Thursday, 1 November 2007

Life expectancy

How lucky we all are! Average lifespans are going up all the time and before long there'll be centenarians galore, not to mention armies of ninety-year-olds.

But do we really want to live to 100? Do we really want to live so long we can hardly remember what we did for a living or who we once shacked up with, let alone our first love or our teenage rampages?

Why is length of life considered so much more important than quality of life? What's the point of reaching 101 if by that time you're half-blind, deaf, senile and stuck in a wheelchair?

Personally I'd prefer dropping dead at (say) 70, still in good health, mentally alert and savouring life to the full, to staggering on for another thirty years becoming more and more decrepit and an increasing burden to everyone else.

In fact I'd like to keel over in the middle of something I particularly enjoy like climbing Slieve Donard*, scoffing a huge bowl of ice cream or exploring some foreign city.

I certainly don't want to end up in a so-called care home, where the chances are instead of being cared for I'd be treated with casual indifference by underpaid, uncommitted staff.

No, I'm happy to stay alive as long as I'm firing on all cylinders and my brain is still fizzing with all the spectacle and novelty of the world around me.

Once the fun disappears and my body starts falling apart, I hope someone will do the decent thing and pop something nasty in my morning coffee to save me from a miserable fadeout.

Frankly I want to go out with a bang and not a whimper. And with my dignity still intact.

* Highest mountain in Northern Ireland, one of the Mourne Mountains.


  1. Puts me in mind of a line from Bret Easton Ellis's novel Glamorama, where one character criticises another for smoking: "Don't you know that takes ten years off your life?"

    Reply: "Oh yeah, my seventies. Don't want to miss those."

  2. I'm with you Nick. I've a friend in the "Long Goodbye" mode at the mo, his wife keeps him there, she can't let go. He would be incensed if he knew what was happening, none of us can reason with her. The lesson to me is we can suddenly lose our balance, so to speak, and our loved ones are then in charge. And I've seen what they do in the name of love. *Sigh*. In other words, it is out of our control.

  3. John - Very good! Yes, not at all sure I want to see my seventies, thanks. I'll have seventy different minor ailments, I suspect.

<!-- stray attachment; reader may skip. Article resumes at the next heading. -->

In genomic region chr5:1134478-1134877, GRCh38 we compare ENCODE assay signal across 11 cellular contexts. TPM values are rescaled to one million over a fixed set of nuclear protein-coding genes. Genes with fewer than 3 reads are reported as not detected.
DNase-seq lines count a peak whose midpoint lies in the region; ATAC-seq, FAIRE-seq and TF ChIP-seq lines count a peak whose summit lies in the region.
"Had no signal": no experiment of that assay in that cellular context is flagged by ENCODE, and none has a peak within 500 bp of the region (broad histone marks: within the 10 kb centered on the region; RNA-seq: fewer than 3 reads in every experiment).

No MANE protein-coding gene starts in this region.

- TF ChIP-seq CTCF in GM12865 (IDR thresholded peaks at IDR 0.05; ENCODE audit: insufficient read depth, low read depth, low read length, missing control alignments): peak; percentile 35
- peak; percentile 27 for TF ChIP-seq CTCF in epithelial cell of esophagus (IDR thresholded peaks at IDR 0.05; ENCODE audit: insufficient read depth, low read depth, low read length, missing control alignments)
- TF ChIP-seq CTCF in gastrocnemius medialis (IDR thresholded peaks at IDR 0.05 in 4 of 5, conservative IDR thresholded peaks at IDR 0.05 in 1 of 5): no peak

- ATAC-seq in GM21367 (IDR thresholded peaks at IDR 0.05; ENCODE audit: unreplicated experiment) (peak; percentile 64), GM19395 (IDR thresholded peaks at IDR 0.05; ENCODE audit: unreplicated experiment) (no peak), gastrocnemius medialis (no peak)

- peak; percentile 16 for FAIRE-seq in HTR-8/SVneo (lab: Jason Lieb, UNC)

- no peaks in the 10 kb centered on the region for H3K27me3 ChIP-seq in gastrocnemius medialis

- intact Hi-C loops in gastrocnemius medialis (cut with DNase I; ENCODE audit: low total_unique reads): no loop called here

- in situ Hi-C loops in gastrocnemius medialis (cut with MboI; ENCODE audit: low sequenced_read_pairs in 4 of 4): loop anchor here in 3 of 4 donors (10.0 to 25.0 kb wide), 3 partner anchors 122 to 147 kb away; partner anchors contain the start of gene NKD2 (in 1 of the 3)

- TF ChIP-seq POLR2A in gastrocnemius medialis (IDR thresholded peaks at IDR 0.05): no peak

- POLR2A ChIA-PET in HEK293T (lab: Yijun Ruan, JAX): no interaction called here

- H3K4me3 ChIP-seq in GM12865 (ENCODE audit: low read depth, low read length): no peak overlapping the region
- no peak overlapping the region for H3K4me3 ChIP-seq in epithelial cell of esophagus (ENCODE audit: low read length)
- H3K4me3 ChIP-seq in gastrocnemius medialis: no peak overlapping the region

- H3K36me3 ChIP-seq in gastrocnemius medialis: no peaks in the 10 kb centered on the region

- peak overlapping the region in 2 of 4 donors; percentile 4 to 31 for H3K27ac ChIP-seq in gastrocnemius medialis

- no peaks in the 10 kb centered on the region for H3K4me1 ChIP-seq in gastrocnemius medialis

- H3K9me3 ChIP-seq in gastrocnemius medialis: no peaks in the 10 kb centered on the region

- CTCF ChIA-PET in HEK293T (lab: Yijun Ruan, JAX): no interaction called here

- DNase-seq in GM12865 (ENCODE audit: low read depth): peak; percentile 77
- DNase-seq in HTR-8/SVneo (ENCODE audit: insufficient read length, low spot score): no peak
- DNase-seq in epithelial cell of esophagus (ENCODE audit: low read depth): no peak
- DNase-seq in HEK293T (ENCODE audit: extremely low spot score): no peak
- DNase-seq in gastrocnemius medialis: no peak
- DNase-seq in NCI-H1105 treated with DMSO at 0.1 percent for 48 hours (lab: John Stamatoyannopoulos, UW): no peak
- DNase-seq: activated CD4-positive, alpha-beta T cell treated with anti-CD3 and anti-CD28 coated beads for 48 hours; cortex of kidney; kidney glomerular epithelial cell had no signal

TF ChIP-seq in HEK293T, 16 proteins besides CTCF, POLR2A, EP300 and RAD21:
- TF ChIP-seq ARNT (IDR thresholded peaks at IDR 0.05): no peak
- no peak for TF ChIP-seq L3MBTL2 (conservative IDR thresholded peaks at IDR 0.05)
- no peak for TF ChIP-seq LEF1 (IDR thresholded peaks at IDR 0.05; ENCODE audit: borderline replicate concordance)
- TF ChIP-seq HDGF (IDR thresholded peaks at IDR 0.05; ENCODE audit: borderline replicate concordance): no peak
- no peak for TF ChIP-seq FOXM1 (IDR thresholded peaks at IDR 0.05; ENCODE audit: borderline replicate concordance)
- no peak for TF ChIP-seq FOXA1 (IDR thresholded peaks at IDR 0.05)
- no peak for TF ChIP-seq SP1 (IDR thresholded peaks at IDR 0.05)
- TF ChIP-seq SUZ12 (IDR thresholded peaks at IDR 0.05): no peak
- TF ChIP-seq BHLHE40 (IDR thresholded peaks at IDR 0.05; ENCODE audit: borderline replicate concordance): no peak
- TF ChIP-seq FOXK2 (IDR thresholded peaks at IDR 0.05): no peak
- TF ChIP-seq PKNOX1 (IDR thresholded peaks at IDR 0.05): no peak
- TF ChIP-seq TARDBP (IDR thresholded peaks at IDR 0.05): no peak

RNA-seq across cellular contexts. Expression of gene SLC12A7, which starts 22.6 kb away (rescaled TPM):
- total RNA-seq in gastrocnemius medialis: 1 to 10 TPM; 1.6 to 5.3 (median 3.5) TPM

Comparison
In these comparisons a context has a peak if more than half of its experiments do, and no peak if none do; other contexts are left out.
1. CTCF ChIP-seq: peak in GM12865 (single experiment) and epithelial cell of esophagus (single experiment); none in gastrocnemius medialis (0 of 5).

www - I like that expression "lose our balance". Very apt. There must be many spouses like that who think they're doing their duty by soldiering on. Or they just don't have the courage to do anything else.

  4. Then, on a more miserablist note, there's Philip Larkin, who was always terrified of dying (his last words reportedly: "I am going toward the inevitable") - see his great late poem Aubade ("Postmen like doctors go from house to house"), or his horrible The Old Fools.

    "Can they never tell / What is dragging them back, and how it will end? Not at night? / Not when the strangers come? Never, throughout / The whole hideous, inverted childhood? Well, / We shall find out."

  5. Yes, two wonderful, eye-opening poems. Must reread Larkin sometime.
    I like his observation about death that we've been in oblivion before but that gave birth to something whereas the final oblivion is the real thing, leading nowhere. Unless of course you believe in some sort of reincarnation.

  6. I think most people think they'd like to go before they are dependent on the uncommitted and underpaid stuff in a home, including myself. I also think the problem why most don't go but hold on to life is because slowly but surely that awareness disappears along with the memory, taste buds, sharpness of the mind. That's my theory anyway.
    There is also religious side of things, when you get old enough to want to die if you are religious you also know that killing oneself is a sin.. Well, already being close to meeting the maker I think it's a huge dilemma for the faithful. If anything people become religious (or more religious) as they get nearer to the event. After all, what is there is god? :) Now all we need is the Pope coming out of the little door to the balcony and announce to the crowds that it's ok to kill oneself in order to end the misery, the pain and the suffering, and go with dignity....

  7. I just saw a yahoo news story about a guy who claims that there are some people who are alive now who may live to be 1,000 years old. And I thought well, who the hell wants to live for that long?
    Not me.

  8. What a breakthrough that would be, Gaye, for the Pope to say it's okay to end it all if your quality of life has become zilch. Hard to see the Pope saying anything so compassionate and sensible though.

  9. A thousand years old, Medbh? What a terrifying prospect. Apart from anything else, where on earth would all those millions of still-alive people live? We'd all be piled on top of each other six-deep.

  10. Thank God I am a smoker, so i won't have to live too long!!

  11. I just hope I live long enough to be a burden. People bring you stuff when you're a burden and you don't have to go to work.

    I'd be a burden now if I could only afford it.

  12. Major - I've never smoked, but my dad did and he died of lung cancer at 70. Mind you, he was always moaning about how the country was going to the dogs and how decadent everyone was getting, so maybe he was pleased to go.

    Gimme - Yes, that's a good plan. Trouble is I value my independence too much. On the other hand, the prospect of a ravishingly attractive young home help or two....